An Interview with Jenn Sungshine of Our City of Colour

Jenn Sungshine

Jenn Sungshine photo by Rebecca Blisset

March is shaping up to be a colourful month here at The Cultch. We are presenting two critically acclaimed plays, The Gay Heritage Project and Ga Ting, which both deal with issues related to the QTIPOC (Queer,Transgender, Indigenous, People of Colour) community. We had a discourse with Jenn Sungshine who works for our Ga Ting Community Partner, Our City of Colour, about her involvement in various organizations and the QTIPOC community in general.

About Jenn: Jenn Sungshine  facilitates with creativity and social justice media to evolutionize and revolutionize QTIPOC visibility and community-based work through Our City of Colours ( Community Partner for Ga Ting), Love Intersections, Out in Schools and the Institute for Gender, Race, Sexuality and Social Justice at the University of British Columbia.

 

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1. What are your thoughts on the importance of organizations helping out the artistic community though presentations such as Ga Ting and other GLBTQ plays like The Gay Heritage Project?
Community partnership between organizations in the artistic community helps to facilitate a sense of connectedness through shared experiences. We all want to see ourselves reflected in the stories that are being told, outside of our own little silos. There is a sense of proud recognition and relatability when we can see ourselves represented in nuanced and three dimensional roles as they relate to race, gender, sexuality, culture and all of the intersecting experiences. I find this especially important through art because the ground upon which we walk and play and live our lives has the potential to be bigger and far more interconnected in an isolating city like Vancouver.

2. You mention the acronym QTIPOC. Would you mind explaining exactly what this means?
QTIPOC stands for queer, trans, indigenous people/person of colour – it’s a mouthful isn’t it? And why not? We are complex beings. We are cutie-pocs.

3. What is your involvement with The Pink Line and can you expand more on this initiative?
I’m the facilitator for The Pink Line, which is a new community-engaged theatre initiative created to foreground the stories of members in the LGBTQI+ communities, told in their own words. Our focus this year will be racism within the queer community. Participants will be drawn from the many racial and ethnic groups that make up Vancouver’s LGBTQI+ community. Chris Gatchalian, artistic producer at The Frank Theatre graciously asked if I would be interested in facilitating conversations around race and racism. It runs deep, like the microaggressions that we experience on a daily level.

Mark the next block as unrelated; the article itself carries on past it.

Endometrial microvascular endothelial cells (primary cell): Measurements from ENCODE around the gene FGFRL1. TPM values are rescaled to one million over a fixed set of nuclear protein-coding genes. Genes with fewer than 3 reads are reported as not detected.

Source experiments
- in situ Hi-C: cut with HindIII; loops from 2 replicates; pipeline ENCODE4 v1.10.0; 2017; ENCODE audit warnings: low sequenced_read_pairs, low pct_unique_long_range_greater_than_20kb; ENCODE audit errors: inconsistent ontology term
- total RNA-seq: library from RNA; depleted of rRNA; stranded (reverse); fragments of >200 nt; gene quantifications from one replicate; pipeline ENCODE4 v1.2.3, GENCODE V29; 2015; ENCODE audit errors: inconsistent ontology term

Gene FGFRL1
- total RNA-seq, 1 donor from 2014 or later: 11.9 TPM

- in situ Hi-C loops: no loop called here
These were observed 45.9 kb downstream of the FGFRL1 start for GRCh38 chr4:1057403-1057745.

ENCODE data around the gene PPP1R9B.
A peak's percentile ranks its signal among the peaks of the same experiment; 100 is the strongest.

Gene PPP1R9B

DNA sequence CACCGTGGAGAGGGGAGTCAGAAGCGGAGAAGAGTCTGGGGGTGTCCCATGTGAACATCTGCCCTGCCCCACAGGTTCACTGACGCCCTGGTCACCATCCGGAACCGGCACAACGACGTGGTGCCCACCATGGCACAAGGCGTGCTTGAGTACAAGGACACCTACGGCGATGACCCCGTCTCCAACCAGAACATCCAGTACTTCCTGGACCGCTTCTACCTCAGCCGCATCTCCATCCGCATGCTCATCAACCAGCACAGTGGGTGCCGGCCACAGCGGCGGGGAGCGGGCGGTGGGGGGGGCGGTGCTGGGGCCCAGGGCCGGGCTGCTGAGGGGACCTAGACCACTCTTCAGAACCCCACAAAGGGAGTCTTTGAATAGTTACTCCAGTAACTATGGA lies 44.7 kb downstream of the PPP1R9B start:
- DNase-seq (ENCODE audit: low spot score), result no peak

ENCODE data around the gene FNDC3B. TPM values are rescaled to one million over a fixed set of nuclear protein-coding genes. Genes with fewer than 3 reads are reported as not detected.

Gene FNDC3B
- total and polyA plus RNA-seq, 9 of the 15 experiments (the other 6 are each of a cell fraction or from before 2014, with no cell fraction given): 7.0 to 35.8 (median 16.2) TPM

4. You are a busy individual involved with many organizations that deal with important social issues. Do you think that Vancouver is more welcoming of people with alternative lifestyles than other cities around the world?
I don’t like to compare cities. It’s a dangerous road to go down on so I will only speak to my own experiences here. I think Vancouver is actually a relatively conservative city in terms of the actual minutiae of social interactions that people engage in and how they are subtly encouraged to express themselves creatively. Perhaps due to the scarcity of communal spaces and housing, Vancouver can sometimes seem quite stifling and full of unacknowledged competition.
That being said, Vancouver prides itself on embracing “diversity”. To me, the concept of “alternative lifestyle” is a relative one depending on sub/cultural connections as well as personal predilection and interests — from music to dance culture to food to activism — it’s very sceney here. Of course, like any city Vancouver has its own narrative. One that I find resonates with certain lifestyles and practices while not with others. I have my ups and downs with this city for sure but I have to remind myself everyday of how lucky I truly am to live here.
Lastly, I do think that we glorify busy-ness and quite frankly I am busy because I need to survive, not because I really want to be. Can I retire with cats yet?

5. How do you feel the Out in Schools program is succeeding in its mission? What more do you feel that our national, provincial, and local government can do more to promote the program? What can the community do?
Brandon Yan, my brilliant successor at Out in Schools can speak far more profoundly in all the ways that Out in Schools is succeeding in its mission! Personally I would love to see a SOGI policy at all levels of governance. While I do think tremendous strides have been made in classrooms here and certainly Out in Schools has played a hand in that, the work is far from over!

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The Cultch presents The Gay Heritage Project March 2 – 19 and Ga Ting March 8 – 19. To purchase tickets click here. Get your tickets before it is too late!

Ga Ting weaves a powerful and emotionally-charged story about an immigrant Chinese couple trying to come to terms with the death of their son, Kevin. When they invite Kevin’s Caucasian boyfriend for dinner after the funeral, the evening devolves into a fiery cultural and generational clash.

“Ga Ting isn’t just about being gay, but about parents getting to know your children and children sharing themselves with their parents…Go see it. Take your parents” — GayVancouver

Thoughts on Vancouver’s Gay Heritage by Kevin Dale McKeown

McKeown2Kevin Dale McKeown, then and now, was the Georgia Straight‘s first LGBT columnist.